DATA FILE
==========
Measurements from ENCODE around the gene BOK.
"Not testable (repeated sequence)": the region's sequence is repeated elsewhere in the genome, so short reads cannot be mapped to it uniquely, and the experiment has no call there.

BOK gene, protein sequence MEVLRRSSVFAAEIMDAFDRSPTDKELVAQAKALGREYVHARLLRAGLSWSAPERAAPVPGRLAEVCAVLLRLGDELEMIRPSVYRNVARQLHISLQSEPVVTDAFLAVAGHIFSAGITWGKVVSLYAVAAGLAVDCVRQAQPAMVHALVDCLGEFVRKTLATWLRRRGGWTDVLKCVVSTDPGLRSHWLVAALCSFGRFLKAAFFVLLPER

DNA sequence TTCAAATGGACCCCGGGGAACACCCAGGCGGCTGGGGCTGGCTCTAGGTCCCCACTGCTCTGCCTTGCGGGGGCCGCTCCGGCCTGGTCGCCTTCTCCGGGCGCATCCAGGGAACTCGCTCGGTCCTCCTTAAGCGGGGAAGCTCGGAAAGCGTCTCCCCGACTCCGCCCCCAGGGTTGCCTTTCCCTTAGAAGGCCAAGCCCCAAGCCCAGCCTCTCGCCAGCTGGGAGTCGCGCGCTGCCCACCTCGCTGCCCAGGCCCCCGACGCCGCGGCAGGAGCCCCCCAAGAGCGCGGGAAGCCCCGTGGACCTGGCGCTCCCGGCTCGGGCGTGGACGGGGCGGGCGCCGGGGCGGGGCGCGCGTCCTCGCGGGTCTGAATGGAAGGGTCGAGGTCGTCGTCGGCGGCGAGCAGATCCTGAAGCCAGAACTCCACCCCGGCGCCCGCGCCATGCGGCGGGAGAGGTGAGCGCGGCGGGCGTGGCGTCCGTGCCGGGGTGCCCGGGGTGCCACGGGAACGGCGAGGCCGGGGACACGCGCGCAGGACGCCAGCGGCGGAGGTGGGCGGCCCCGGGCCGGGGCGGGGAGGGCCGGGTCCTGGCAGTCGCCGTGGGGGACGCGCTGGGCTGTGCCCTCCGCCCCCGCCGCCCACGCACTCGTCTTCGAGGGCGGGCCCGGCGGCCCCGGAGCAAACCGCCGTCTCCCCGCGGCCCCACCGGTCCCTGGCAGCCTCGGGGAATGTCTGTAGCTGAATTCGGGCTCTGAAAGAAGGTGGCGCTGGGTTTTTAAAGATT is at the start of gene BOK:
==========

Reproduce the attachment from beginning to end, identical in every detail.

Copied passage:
Measurements from ENCODE around the gene BOK.
"Not testable (repeated sequence)": the region's sequence is repeated elsewhere in the genome, so short reads cannot be mapped to it uniquely, and the experiment has no call there.

BOK gene, protein sequence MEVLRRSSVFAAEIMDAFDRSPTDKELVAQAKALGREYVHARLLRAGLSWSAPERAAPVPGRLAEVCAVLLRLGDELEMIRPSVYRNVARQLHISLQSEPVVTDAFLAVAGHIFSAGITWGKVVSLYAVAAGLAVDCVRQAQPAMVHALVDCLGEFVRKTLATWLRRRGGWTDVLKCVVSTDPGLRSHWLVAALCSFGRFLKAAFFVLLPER

DNA sequence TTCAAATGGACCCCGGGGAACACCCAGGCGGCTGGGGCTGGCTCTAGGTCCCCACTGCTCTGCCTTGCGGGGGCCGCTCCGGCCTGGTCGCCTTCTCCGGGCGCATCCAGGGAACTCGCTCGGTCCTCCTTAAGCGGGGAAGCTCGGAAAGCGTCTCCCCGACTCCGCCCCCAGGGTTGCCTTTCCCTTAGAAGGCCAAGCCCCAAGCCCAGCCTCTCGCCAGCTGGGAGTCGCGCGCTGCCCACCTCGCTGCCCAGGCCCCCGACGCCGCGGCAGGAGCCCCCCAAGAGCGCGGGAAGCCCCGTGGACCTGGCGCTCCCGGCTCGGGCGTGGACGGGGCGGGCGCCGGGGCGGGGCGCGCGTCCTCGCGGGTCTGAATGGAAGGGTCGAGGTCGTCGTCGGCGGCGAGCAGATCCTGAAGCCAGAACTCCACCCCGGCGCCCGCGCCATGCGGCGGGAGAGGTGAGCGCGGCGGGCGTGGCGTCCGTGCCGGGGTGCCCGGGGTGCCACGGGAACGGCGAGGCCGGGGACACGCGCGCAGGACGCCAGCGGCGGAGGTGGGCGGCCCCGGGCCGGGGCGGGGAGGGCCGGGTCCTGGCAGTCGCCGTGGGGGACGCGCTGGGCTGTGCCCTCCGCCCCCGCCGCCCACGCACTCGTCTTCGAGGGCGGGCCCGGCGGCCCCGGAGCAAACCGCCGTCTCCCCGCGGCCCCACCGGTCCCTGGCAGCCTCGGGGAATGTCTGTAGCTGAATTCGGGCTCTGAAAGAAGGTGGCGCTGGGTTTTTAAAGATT is at the start of gene BOK: